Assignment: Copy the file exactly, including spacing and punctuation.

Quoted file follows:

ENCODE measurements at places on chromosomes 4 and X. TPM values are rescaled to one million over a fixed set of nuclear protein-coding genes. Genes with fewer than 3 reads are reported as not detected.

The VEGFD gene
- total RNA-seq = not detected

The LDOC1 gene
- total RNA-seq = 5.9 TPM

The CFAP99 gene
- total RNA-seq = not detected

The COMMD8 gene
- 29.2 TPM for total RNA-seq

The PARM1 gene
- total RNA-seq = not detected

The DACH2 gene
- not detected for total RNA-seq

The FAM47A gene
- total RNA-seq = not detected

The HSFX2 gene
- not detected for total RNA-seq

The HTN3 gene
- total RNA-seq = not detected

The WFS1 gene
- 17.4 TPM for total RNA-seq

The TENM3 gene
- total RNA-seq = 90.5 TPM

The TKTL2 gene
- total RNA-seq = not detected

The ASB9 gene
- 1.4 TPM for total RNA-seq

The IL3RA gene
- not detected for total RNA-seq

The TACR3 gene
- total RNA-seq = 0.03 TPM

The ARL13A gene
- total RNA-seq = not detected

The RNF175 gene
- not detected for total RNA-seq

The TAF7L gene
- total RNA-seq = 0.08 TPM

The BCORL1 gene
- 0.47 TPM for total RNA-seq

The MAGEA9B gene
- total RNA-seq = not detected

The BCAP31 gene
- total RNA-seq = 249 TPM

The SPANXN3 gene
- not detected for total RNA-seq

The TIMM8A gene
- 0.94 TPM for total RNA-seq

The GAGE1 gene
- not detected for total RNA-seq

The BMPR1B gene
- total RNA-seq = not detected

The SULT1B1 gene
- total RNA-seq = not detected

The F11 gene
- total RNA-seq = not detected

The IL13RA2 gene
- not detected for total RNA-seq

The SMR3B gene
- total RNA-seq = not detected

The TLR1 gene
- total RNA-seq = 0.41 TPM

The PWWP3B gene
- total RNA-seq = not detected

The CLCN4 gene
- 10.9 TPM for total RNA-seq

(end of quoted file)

ENCODE measurements at places on chromosomes 4 and X. TPM values are rescaled to one million over a fixed set of nuclear protein-coding genes. Genes with fewer than 3 reads are reported as not detected.

The VEGFD gene
- total RNA-seq = not detected

The LDOC1 gene
- total RNA-seq = 5.9 TPM

The CFAP99 gene
- total RNA-seq = not detected

The COMMD8 gene
- 29.2 TPM for total RNA-seq

The PARM1 gene
- total RNA-seq = not detected

The DACH2 gene
- not detected for total RNA-seq

The FAM47A gene
- total RNA-seq = not detected

The HSFX2 gene
- not detected for total RNA-seq

The HTN3 gene
- total RNA-seq = not detected

The WFS1 gene
- 17.4 TPM for total RNA-seq

The TENM3 gene
- total RNA-seq = 90.5 TPM

The TKTL2 gene
- total RNA-seq = not detected

The ASB9 gene
- 1.4 TPM for total RNA-seq

The IL3RA gene
- not detected for total RNA-seq

The TACR3 gene
- total RNA-seq = 0.03 TPM

The ARL13A gene
- total RNA-seq = not detected

The RNF175 gene
- not detected for total RNA-seq

The TAF7L gene
- total RNA-seq = 0.08 TPM

The BCORL1 gene
- 0.47 TPM for total RNA-seq

The MAGEA9B gene
- total RNA-seq = not detected

The BCAP31 gene
- total RNA-seq = 249 TPM

The SPANXN3 gene
- not detected for total RNA-seq

The TIMM8A gene
- 0.94 TPM for total RNA-seq

The GAGE1 gene
- not detected for total RNA-seq

The BMPR1B gene
- total RNA-seq = not detected

The SULT1B1 gene
- total RNA-seq = not detected

The F11 gene
- total RNA-seq = not detected

The IL13RA2 gene
- not detected for total RNA-seq

The SMR3B gene
- total RNA-seq = not detected

The TLR1 gene
- total RNA-seq = 0.41 TPM

The PWWP3B gene
- total RNA-seq = not detected

The CLCN4 gene
- 10.9 TPM for total RNA-seq